Big Data in Tune with the Healthcare Industry
Big Data is big. And it’s getting even bigger in healthcare. Big Data goes beyond size and volume to include such characteristics as variety, velocity, and, with respect specifically to healthcare, veracity. When it created hype last year, Big Data was compared to George Orwell’s Big Brother, constantly watching over people and putting them under scrutiny.
Big Data is big. And it’s getting even bigger in healthcare. Big Data goes beyond size and volume to include such characteristics as variety, velocity, and, with respect specifically to healthcare, veracity. When it created hype last year, Big Data was compared to George Orwell’s Big Brother, constantly watching over people and putting them under scrutiny. With time, Big Data has turned out to be more ferocious and helpful than just that. Unlike Big Brother, Big Data has multiple sources. It can be said to comprise five different categories, or streams, of information:
1. Web and social media data:Clickstream and interaction data from social media such as Facebook, Twitter, LinkedIn, and blogs. It can also include health plan websites, smartphone apps, etc.
2. Machine-to-machine data: Readings from sensors, meters, and other devices.
3. Big transaction data: Health care claims and other billing records increasingly available in semi-structured and unstructured formats.
4. Biometric data: Fingerprints, genetics, handwriting, retinal scans, and similar types of data. This would also include X-rays and other medical images, blood pressure, pulse and pulse-oximetry readings, and other similar types of data.
5. Human-generated data: Unstructured and semi-structured data such as electronic medical records (EMRs), physicians’ notes, email, and paper documents.
The healthcare industry, in coordination with data analytics, is very ripe. This high-level view isn’t meant to ignore the outstanding challenges Big Data poses in areas such as integration, storage and mining; rather, it’s a point of reference as to the four areas that have tremendous potential to analyze the healthcare’s Big Data:
1. Risk: Gain a deeper data-driven understanding of clinical and financial risk – both at the individual and population level
2. Care Quality and Outcomes: Expand and supplement existing EMR based clinical decision support systems (CDSS) with richer clinical signals detected using advanced analytics. The signals identify opportunities to intervene earlier and avert patient harm.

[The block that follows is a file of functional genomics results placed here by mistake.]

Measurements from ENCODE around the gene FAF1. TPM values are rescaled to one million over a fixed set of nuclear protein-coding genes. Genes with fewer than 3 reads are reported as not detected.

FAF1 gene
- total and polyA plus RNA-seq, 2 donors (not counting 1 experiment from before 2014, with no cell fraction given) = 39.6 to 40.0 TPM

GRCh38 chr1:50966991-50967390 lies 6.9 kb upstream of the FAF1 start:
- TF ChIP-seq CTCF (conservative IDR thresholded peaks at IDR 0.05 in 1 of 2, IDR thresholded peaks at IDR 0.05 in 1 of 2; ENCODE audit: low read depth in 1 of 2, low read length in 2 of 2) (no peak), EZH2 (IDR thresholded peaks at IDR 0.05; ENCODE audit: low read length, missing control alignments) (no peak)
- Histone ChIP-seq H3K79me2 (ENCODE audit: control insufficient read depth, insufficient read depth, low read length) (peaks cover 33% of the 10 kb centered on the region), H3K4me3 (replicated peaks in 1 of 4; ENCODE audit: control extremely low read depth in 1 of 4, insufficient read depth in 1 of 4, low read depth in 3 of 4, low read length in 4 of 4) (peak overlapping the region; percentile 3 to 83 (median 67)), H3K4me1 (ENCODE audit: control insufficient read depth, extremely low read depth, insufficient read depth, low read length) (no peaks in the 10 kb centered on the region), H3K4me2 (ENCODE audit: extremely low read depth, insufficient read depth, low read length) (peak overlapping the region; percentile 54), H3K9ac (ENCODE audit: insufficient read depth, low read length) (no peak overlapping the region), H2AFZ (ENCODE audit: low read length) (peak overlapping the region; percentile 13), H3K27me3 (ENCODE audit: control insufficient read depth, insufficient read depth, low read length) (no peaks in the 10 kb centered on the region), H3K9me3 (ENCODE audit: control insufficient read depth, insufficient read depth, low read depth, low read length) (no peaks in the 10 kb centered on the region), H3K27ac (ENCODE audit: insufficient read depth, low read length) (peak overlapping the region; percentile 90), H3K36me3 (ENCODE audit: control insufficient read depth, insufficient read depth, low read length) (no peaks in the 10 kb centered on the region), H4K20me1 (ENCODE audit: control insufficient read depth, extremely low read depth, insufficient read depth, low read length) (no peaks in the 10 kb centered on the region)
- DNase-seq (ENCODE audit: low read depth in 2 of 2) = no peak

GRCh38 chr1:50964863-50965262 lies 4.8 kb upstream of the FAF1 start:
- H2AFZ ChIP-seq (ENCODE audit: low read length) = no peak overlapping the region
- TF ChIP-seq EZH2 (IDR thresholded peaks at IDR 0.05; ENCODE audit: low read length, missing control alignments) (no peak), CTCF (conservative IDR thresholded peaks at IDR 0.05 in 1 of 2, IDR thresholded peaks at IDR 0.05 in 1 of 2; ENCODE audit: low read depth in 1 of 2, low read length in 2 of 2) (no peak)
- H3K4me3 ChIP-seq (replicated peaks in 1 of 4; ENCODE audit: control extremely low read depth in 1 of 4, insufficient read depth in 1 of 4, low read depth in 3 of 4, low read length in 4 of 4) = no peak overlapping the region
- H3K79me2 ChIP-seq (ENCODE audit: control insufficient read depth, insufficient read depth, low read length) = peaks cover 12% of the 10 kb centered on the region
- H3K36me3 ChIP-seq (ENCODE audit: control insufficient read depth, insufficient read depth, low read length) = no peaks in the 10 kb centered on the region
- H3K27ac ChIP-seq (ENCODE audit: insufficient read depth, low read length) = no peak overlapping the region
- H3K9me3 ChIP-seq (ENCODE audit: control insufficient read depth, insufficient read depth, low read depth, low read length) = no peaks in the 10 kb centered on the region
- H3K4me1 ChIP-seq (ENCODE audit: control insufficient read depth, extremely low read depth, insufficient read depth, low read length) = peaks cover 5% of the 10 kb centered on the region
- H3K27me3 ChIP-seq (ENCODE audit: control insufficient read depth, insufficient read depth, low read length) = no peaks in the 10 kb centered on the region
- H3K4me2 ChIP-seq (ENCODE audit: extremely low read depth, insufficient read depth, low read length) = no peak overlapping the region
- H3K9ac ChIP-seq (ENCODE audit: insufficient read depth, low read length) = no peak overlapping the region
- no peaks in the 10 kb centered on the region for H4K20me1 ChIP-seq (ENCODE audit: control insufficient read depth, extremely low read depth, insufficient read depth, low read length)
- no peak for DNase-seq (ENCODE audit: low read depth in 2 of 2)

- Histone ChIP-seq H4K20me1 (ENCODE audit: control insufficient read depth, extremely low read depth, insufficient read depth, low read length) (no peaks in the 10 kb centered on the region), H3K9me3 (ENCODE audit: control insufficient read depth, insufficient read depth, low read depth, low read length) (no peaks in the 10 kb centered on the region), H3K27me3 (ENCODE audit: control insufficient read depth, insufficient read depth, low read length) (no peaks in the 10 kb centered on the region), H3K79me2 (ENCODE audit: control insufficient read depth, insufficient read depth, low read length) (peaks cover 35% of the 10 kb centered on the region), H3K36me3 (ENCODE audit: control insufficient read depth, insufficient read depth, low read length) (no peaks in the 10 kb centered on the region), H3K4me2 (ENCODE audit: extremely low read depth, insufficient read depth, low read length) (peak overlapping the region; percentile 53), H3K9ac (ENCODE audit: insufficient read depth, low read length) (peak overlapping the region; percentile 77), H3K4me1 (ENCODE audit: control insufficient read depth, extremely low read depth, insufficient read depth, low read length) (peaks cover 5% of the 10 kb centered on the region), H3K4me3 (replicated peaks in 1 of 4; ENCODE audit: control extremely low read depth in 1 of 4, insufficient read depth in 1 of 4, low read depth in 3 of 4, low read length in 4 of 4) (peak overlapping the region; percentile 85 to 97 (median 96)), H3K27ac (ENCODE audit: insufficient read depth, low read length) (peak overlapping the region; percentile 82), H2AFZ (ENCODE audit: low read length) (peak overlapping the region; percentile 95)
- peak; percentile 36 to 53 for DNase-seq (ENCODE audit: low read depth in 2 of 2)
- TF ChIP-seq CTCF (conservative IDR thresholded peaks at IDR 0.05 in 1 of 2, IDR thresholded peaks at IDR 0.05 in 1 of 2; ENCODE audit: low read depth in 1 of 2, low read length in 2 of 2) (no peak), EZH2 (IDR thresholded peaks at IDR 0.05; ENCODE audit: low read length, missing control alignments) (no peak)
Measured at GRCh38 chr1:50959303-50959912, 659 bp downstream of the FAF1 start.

3.Patient Engagement:; Blend traditional healthcare data with other consumer information, including social media and other web based data to understand motivation and readiness to change as a way of beginning to unlock the complex issue of how best to drive improvements in patient engagement at an individual level.
4. Data and Knowledge Curation: There are vast stores of poorly curated knowledge in all healthcare organizations, from the increasingly tangled web of metadata that associates meaning to the data in storage, through to patterns in clinical care delivery that are not formalized into any template-driven structure. Analytics can help identify complex patterns in existing data and provide significant insight to help automate the ongoing challenge of institutional knowledge management.
By digitizing, combining and effectively using Big Data, healthcare organizations ranging from single-physician offices to multi-provider groups, large hospital networks, and accountable care organizations stand to realize significant benefits. These can include improving the quality and efficiency of healthcare delivery; detecting diseases at earlier stages, when they can be treated most successfully; and detecting health care fraud efficiently. The data analytics field is to grow by leaps and bound in the coming years and it is surely here to stay and make better changes to our healthcare system.
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